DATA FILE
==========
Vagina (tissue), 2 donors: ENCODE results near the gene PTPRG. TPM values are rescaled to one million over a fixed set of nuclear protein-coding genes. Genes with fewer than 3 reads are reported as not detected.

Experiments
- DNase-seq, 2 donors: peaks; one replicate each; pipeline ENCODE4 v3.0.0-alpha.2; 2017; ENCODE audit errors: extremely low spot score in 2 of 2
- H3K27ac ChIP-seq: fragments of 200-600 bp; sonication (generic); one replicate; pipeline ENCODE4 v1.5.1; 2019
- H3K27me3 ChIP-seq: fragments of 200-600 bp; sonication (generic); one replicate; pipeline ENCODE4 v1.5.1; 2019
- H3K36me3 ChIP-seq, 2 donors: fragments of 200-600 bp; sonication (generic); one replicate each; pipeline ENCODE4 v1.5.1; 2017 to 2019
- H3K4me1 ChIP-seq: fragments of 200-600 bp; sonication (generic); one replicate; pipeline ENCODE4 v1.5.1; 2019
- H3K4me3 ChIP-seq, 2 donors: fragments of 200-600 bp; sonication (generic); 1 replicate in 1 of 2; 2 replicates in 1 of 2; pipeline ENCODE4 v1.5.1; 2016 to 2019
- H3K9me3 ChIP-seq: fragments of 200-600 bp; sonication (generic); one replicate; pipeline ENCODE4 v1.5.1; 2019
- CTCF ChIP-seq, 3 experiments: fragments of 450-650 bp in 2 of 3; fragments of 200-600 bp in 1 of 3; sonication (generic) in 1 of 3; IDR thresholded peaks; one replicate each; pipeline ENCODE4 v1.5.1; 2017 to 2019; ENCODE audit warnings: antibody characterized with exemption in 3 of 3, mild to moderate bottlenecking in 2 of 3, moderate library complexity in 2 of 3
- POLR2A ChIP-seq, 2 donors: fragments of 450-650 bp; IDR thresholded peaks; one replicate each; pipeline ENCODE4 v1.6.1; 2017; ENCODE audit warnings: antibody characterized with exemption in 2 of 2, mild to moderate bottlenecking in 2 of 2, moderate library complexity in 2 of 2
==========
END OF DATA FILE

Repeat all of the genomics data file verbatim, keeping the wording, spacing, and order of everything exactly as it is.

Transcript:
Vagina (tissue), 2 donors: ENCODE results near the gene PTPRG. TPM values are rescaled to one million over a fixed set of nuclear protein-coding genes. Genes with fewer than 3 reads are reported as not detected.

Experiments
- DNase-seq, 2 donors: peaks; one replicate each; pipeline ENCODE4 v3.0.0-alpha.2; 2017; ENCODE audit errors: extremely low spot score in 2 of 2
- H3K27ac ChIP-seq: fragments of 200-600 bp; sonication (generic); one replicate; pipeline ENCODE4 v1.5.1; 2019
- H3K27me3 ChIP-seq: fragments of 200-600 bp; sonication (generic); one replicate; pipeline ENCODE4 v1.5.1; 2019
- H3K36me3 ChIP-seq, 2 donors: fragments of 200-600 bp; sonication (generic); one replicate each; pipeline ENCODE4 v1.5.1; 2017 to 2019
- H3K4me1 ChIP-seq: fragments of 200-600 bp; sonication (generic); one replicate; pipeline ENCODE4 v1.5.1; 2019
- H3K4me3 ChIP-seq, 2 donors: fragments of 200-600 bp; sonication (generic); 1 replicate in 1 of 2; 2 replicates in 1 of 2; pipeline ENCODE4 v1.5.1; 2016 to 2019
- H3K9me3 ChIP-seq: fragments of 200-600 bp; sonication (generic); one replicate; pipeline ENCODE4 v1.5.1; 2019
- CTCF ChIP-seq, 3 experiments: fragments of 450-650 bp in 2 of 3; fragments of 200-600 bp in 1 of 3; sonication (generic) in 1 of 3; IDR thresholded peaks; one replicate each; pipeline ENCODE4 v1.5.1; 2017 to 2019; ENCODE audit warnings: antibody characterized with exemption in 3 of 3, mild to moderate bottlenecking in 2 of 3, moderate library complexity in 2 of 3
- POLR2A ChIP-seq, 2 donors: fragments of 450-650 bp; IDR thresholded peaks; one replicate each; pipeline ENCODE4 v1.6.1; 2017; ENCODE audit warnings: antibody characterized with exemption in 2 of 2, mild to moderate bottlenecking in 2 of 2, moderate library complexity in 2 of 2